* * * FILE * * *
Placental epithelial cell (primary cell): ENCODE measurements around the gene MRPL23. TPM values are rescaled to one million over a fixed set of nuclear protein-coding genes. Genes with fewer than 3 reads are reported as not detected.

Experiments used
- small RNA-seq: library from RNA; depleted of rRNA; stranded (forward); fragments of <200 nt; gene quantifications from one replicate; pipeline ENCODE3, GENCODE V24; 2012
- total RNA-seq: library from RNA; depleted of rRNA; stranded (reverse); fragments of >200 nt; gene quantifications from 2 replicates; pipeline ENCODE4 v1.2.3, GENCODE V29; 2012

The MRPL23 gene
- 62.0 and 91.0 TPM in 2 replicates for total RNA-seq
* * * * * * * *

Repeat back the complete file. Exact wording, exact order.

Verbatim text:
Placental epithelial cell (primary cell): ENCODE measurements around the gene MRPL23. TPM values are rescaled to one million over a fixed set of nuclear protein-coding genes. Genes with fewer than 3 reads are reported as not detected.

Experiments used
- small RNA-seq: library from RNA; depleted of rRNA; stranded (forward); fragments of <200 nt; gene quantifications from one replicate; pipeline ENCODE3, GENCODE V24; 2012
- total RNA-seq: library from RNA; depleted of rRNA; stranded (reverse); fragments of >200 nt; gene quantifications from 2 replicates; pipeline ENCODE4 v1.2.3, GENCODE V29; 2012

The MRPL23 gene
- 62.0 and 91.0 TPM in 2 replicates for total RNA-seq